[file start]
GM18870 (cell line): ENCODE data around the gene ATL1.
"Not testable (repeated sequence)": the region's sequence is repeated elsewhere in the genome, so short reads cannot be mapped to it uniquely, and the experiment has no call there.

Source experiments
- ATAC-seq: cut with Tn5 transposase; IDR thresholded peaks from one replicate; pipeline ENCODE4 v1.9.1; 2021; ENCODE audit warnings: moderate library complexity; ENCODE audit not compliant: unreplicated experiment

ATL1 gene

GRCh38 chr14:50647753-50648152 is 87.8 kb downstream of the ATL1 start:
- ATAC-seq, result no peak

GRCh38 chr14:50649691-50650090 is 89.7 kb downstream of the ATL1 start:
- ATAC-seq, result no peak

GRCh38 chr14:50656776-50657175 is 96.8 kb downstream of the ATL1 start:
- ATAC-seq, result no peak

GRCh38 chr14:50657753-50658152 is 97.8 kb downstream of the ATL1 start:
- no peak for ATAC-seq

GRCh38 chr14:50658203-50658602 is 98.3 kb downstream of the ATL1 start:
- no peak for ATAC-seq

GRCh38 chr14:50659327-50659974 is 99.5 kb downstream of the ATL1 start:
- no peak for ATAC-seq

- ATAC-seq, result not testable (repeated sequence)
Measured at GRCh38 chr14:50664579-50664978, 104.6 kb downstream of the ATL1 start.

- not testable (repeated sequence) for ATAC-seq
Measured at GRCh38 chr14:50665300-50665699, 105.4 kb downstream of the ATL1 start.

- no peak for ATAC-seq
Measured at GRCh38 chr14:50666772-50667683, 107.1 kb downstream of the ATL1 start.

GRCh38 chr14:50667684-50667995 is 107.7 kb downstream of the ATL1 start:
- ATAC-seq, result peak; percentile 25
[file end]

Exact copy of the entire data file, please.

GM18870 (cell line): ENCODE data around the gene ATL1.
"Not testable (repeated sequence)": the region's sequence is repeated elsewhere in the genome, so short reads cannot be mapped to it uniquely, and the experiment has no call there.

Source experiments
- ATAC-seq: cut with Tn5 transposase; IDR thresholded peaks from one replicate; pipeline ENCODE4 v1.9.1; 2021; ENCODE audit warnings: moderate library complexity; ENCODE audit not compliant: unreplicated experiment

ATL1 gene

GRCh38 chr14:50647753-50648152 is 87.8 kb downstream of the ATL1 start:
- ATAC-seq, result no peak

GRCh38 chr14:50649691-50650090 is 89.7 kb downstream of the ATL1 start:
- ATAC-seq, result no peak

GRCh38 chr14:50656776-50657175 is 96.8 kb downstream of the ATL1 start:
- ATAC-seq, result no peak

GRCh38 chr14:50657753-50658152 is 97.8 kb downstream of the ATL1 start:
- no peak for ATAC-seq

GRCh38 chr14:50658203-50658602 is 98.3 kb downstream of the ATL1 start:
- no peak for ATAC-seq

GRCh38 chr14:50659327-50659974 is 99.5 kb downstream of the ATL1 start:
- no peak for ATAC-seq

- ATAC-seq, result not testable (repeated sequence)
Measured at GRCh38 chr14:50664579-50664978, 104.6 kb downstream of the ATL1 start.

- not testable (repeated sequence) for ATAC-seq
Measured at GRCh38 chr14:50665300-50665699, 105.4 kb downstream of the ATL1 start.

- no peak for ATAC-seq
Measured at GRCh38 chr14:50666772-50667683, 107.1 kb downstream of the ATL1 start.

GRCh38 chr14:50667684-50667995 is 107.7 kb downstream of the ATL1 start:
- ATAC-seq, result peak; percentile 25